Tata Steel Chess R5: Ju upsets Firouzja, Roebers stuns Niemann

by Carlos Alberto Colodro
1/19/2024 – Ju Wenjun, in the Masters, and Eline Roebers, in the Challengers, obtained remarkable wins over much higher-rated opponents in round 5 of the Tata Steel Chess Festival. Ju defeated an overly ambitious Alireza Firouzja, while Roebers patiently made the most of a positional advantage in her game against top seed Hans Niemann. Firouzja’s loss allowed Anish Giri to go into round 6 with a full-point lead, while Erwin l’Ami is the sole leader in the Challengers. | Photo: Tata Steel Chess Tournament / Jurriaan Hoefsmit

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An underrated world champion?

It was a memorable day for women’s world champion Ju Wenjun. The soft-spoken star obtained the biggest win of her career in round 5 of the Tata Steel Masters — Ju, who has a 2549 rating, defeated the 2759-rated Alireza Firouzja with the white pieces.

This is not the first time that the Chinese star beats a much stronger opponent. In May last year, she stunned a 2731-rated Vidit Gujrathi in round 2 of the Sharjah Masters. Much like Vidit, Firouzja will play in the upcoming Candidates Tournament in Toronto — i.e. these are not only very high-rated players, but also fighting competitors capable of outscoring elite colleagues when it matters most.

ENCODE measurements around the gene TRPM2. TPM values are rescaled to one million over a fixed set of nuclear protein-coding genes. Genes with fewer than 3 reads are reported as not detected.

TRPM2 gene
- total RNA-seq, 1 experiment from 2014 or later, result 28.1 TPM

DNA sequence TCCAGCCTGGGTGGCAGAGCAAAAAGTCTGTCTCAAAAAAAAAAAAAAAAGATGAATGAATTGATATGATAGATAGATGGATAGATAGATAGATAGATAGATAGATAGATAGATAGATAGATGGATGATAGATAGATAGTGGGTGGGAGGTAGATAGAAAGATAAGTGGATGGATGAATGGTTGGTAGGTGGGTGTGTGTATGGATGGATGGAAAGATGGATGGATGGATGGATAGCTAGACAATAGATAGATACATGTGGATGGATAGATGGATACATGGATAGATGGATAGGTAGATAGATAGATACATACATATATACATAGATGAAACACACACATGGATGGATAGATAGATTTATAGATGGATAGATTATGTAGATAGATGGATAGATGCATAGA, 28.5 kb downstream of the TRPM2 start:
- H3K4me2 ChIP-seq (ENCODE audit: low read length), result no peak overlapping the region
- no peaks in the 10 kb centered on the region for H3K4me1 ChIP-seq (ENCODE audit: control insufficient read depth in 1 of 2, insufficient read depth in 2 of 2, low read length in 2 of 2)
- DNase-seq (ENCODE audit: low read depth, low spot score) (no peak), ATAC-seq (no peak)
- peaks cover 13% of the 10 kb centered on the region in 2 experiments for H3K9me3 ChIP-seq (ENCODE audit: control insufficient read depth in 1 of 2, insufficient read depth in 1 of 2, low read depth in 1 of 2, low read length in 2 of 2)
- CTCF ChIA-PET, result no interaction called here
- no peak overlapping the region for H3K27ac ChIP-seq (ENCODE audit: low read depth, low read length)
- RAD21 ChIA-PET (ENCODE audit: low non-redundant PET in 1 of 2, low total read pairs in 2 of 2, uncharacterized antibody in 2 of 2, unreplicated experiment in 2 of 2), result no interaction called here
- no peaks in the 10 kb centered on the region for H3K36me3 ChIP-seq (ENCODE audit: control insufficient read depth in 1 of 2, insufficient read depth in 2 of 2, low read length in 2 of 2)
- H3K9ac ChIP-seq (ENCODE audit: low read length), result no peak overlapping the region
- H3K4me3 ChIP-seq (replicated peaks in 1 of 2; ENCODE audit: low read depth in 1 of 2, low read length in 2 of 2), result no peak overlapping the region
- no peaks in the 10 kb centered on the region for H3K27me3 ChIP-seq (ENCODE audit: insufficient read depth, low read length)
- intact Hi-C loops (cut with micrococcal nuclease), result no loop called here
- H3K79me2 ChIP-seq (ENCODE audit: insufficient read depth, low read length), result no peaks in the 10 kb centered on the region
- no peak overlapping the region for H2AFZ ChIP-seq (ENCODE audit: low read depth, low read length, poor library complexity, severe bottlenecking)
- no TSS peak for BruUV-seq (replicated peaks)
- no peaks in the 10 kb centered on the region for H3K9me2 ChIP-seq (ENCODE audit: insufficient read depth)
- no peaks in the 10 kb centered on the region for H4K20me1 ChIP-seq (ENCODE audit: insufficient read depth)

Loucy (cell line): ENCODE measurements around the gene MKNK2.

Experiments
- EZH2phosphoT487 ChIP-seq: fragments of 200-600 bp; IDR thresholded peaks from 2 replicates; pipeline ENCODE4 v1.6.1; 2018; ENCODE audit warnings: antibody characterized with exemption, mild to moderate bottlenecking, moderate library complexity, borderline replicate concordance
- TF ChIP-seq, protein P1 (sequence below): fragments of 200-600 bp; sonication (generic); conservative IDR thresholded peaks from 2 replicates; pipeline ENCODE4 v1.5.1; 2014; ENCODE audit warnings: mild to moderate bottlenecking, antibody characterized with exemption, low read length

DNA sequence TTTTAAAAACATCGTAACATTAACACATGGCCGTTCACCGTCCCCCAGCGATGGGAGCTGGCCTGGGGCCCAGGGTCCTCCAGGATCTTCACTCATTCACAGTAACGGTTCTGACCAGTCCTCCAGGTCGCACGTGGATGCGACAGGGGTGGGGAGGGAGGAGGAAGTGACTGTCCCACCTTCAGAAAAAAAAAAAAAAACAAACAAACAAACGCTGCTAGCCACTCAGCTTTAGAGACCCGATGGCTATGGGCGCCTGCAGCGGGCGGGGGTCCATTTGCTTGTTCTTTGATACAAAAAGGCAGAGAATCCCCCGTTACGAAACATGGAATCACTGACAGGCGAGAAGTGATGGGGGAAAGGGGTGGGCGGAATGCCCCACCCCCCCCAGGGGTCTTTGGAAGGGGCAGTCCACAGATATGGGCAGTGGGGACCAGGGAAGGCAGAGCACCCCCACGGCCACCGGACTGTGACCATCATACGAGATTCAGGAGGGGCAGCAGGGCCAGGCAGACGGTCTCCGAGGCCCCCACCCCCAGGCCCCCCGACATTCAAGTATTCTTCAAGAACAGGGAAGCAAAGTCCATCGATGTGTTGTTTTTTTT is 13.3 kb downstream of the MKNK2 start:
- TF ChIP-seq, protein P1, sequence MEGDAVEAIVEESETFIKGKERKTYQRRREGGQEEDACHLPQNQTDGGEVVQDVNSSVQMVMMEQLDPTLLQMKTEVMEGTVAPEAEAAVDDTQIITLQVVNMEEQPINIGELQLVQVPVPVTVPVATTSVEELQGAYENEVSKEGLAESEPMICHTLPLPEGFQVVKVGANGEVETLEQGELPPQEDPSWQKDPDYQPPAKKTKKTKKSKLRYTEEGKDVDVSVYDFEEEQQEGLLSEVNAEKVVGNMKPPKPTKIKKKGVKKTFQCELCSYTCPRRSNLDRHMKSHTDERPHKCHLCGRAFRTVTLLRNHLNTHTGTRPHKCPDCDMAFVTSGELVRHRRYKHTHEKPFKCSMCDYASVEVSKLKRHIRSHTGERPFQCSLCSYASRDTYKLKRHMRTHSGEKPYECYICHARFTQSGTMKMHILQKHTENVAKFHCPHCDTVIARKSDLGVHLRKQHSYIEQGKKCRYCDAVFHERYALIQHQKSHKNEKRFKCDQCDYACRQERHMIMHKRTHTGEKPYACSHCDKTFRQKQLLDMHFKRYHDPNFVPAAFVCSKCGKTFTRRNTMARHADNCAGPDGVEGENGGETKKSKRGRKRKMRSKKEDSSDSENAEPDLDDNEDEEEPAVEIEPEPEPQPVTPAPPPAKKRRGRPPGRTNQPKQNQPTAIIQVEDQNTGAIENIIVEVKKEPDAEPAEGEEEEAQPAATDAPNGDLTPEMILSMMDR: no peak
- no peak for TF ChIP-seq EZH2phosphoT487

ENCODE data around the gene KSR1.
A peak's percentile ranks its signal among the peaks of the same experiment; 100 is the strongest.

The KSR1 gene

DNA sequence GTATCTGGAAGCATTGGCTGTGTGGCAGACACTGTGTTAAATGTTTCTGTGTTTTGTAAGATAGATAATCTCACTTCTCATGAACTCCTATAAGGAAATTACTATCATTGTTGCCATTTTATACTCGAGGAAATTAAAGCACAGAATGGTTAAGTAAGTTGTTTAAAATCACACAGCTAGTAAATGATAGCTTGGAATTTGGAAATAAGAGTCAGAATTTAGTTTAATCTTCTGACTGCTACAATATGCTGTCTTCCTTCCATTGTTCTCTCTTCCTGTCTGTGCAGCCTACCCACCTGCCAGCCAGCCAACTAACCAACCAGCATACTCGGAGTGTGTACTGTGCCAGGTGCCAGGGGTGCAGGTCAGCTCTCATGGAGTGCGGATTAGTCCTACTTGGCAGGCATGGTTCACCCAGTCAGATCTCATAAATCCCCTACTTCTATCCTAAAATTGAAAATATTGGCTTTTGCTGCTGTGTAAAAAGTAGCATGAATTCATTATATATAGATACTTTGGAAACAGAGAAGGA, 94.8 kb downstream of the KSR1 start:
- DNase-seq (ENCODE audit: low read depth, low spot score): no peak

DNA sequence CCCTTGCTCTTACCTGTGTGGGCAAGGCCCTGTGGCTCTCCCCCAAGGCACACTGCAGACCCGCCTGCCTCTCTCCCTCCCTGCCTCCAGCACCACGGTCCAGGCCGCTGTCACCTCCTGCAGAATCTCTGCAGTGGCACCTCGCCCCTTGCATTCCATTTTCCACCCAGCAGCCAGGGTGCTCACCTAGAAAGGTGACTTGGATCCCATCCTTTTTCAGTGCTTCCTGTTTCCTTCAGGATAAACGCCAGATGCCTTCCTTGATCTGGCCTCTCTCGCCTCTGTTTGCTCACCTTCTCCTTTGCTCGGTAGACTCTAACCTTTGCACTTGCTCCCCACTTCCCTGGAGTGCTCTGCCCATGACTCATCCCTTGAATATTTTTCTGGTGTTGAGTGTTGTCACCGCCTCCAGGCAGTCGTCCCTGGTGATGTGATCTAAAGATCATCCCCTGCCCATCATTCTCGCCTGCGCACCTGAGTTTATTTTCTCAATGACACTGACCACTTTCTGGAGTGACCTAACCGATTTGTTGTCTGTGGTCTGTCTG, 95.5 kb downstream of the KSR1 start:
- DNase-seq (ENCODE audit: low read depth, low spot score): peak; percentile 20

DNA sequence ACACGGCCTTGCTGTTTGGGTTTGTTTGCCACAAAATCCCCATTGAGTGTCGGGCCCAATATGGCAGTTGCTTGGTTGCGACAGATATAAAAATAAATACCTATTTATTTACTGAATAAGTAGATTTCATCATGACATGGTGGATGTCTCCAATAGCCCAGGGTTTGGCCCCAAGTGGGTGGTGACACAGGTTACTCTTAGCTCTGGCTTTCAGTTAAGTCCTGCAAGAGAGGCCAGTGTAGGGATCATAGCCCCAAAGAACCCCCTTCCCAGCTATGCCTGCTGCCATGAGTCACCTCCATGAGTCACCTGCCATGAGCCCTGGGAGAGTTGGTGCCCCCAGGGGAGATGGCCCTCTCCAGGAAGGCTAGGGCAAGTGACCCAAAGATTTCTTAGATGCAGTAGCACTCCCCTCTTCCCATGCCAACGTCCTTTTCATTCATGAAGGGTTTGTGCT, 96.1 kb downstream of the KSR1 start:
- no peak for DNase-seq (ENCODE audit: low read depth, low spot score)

Such wins have prompted pundits to wonder whether Ju is heavily underrated, especially given the fact that she often plays in women’s tournaments. Fiona Steil-Antoni asked the world champion what she thought about this hypothesis, to which she replied that perhaps her playing level is, in fact, a bit above her rating. She also noted, however, that the difference between her level and that of most of her rivals in this event is certainly significant.

This was Ju’s first victory in the event. In round 2, she had obtained another remarkable result, as she had held Ian Nepomniachtchi to a draw in a fighting, 80-move encounter.

In the game, Firouzja replied to 1.d4 with 1...e6, allowing Ju to enter the French Defence with 2.e4. Understandably, the underdog chose to play the solid Exchange Variation.

Normal play would have led to a draw in most games involving two grandmasters, but Firouzja apparently thought that he could eventually outplay his opponent as he, more than once, rejected going for the most natural, simplifying continuations. An example of this attitude was seen on move 23.

Since the position is already simplified, Black already needs to be careful here due to his inferior structure with doubled pawns on the c-file.

The straightforward 23...Bxf3 would have almost certainly led to a draw, but Firouzja played 23...Qf7 instead, when White can reply by 24.Ng5, and the endgame reached after 24...Qg6 25.Qxg6 Bxg6 26.Rxe2 h6 27.Nf3 leaves Black with a tough defensive task ahead.

Granted, it is possible that Firouzja simply missed Nf3-g5 in the first diagrammed position. But also, perhaps he would have been more careful in calculating the consequences of not exchanging the minor pieces had he been facing a higher-rated opponent.

Notwithstanding, Ju still needed good technique to convert the advantage into a win. A couple of imprecisions close to the time control meant she had to work extra hard to get the full point, but she never lost the initiative and went on to get the job done at the end of the day.